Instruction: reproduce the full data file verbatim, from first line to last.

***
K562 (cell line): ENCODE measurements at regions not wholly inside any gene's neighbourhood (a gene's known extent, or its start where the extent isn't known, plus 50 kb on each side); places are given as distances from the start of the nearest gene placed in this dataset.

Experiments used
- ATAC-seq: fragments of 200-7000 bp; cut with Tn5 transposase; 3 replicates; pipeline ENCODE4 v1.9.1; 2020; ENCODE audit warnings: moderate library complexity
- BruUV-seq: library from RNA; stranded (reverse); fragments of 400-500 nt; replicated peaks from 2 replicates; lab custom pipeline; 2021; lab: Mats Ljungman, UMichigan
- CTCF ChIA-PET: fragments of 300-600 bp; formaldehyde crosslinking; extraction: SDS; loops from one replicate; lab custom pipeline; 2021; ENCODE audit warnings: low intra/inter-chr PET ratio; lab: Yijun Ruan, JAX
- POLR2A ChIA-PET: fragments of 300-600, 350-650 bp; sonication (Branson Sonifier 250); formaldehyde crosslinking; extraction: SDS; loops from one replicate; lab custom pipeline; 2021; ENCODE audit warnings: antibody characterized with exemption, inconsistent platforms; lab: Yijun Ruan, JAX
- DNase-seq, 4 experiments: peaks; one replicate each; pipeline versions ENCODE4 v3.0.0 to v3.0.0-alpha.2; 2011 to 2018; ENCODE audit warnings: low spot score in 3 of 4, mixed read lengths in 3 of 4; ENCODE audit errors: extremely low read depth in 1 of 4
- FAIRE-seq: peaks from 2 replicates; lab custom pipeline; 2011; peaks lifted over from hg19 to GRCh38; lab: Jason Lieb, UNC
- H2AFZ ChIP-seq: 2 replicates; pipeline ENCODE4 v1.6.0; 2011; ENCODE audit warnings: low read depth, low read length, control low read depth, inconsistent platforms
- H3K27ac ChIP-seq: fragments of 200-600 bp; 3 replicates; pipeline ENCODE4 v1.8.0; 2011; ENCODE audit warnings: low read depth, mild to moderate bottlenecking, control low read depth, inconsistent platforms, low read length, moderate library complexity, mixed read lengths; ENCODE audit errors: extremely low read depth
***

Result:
K562 (cell line): ENCODE measurements at regions not wholly inside any gene's neighbourhood (a gene's known extent, or its start where the extent isn't known, plus 50 kb on each side); places are given as distances from the start of the nearest gene placed in this dataset.

Experiments used
- ATAC-seq: fragments of 200-7000 bp; cut with Tn5 transposase; 3 replicates; pipeline ENCODE4 v1.9.1; 2020; ENCODE audit warnings: moderate library complexity
- BruUV-seq: library from RNA; stranded (reverse); fragments of 400-500 nt; replicated peaks from 2 replicates; lab custom pipeline; 2021; lab: Mats Ljungman, UMichigan
- CTCF ChIA-PET: fragments of 300-600 bp; formaldehyde crosslinking; extraction: SDS; loops from one replicate; lab custom pipeline; 2021; ENCODE audit warnings: low intra/inter-chr PET ratio; lab: Yijun Ruan, JAX
- POLR2A ChIA-PET: fragments of 300-600, 350-650 bp; sonication (Branson Sonifier 250); formaldehyde crosslinking; extraction: SDS; loops from one replicate; lab custom pipeline; 2021; ENCODE audit warnings: antibody characterized with exemption, inconsistent platforms; lab: Yijun Ruan, JAX
- DNase-seq, 4 experiments: peaks; one replicate each; pipeline versions ENCODE4 v3.0.0 to v3.0.0-alpha.2; 2011 to 2018; ENCODE audit warnings: low spot score in 3 of 4, mixed read lengths in 3 of 4; ENCODE audit errors: extremely low read depth in 1 of 4
- FAIRE-seq: peaks from 2 replicates; lab custom pipeline; 2011; peaks lifted over from hg19 to GRCh38; lab: Jason Lieb, UNC
- H2AFZ ChIP-seq: 2 replicates; pipeline ENCODE4 v1.6.0; 2011; ENCODE audit warnings: low read depth, low read length, control low read depth, inconsistent platforms
- H3K27ac ChIP-seq: fragments of 200-600 bp; 3 replicates; pipeline ENCODE4 v1.8.0; 2011; ENCODE audit warnings: low read depth, mild to moderate bottlenecking, control low read depth, inconsistent platforms, low read length, moderate library complexity, mixed read lengths; ENCODE audit errors: extremely low read depth